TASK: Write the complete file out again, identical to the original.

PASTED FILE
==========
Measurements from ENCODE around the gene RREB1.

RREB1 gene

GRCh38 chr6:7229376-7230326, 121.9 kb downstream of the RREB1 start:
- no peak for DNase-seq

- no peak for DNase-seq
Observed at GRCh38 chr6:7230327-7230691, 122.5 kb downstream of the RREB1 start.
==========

Measurements from ENCODE around the gene RREB1.

RREB1 gene

GRCh38 chr6:7229376-7230326, 121.9 kb downstream of the RREB1 start:
- no peak for DNase-seq

- no peak for DNase-seq
Observed at GRCh38 chr6:7230327-7230691, 122.5 kb downstream of the RREB1 start.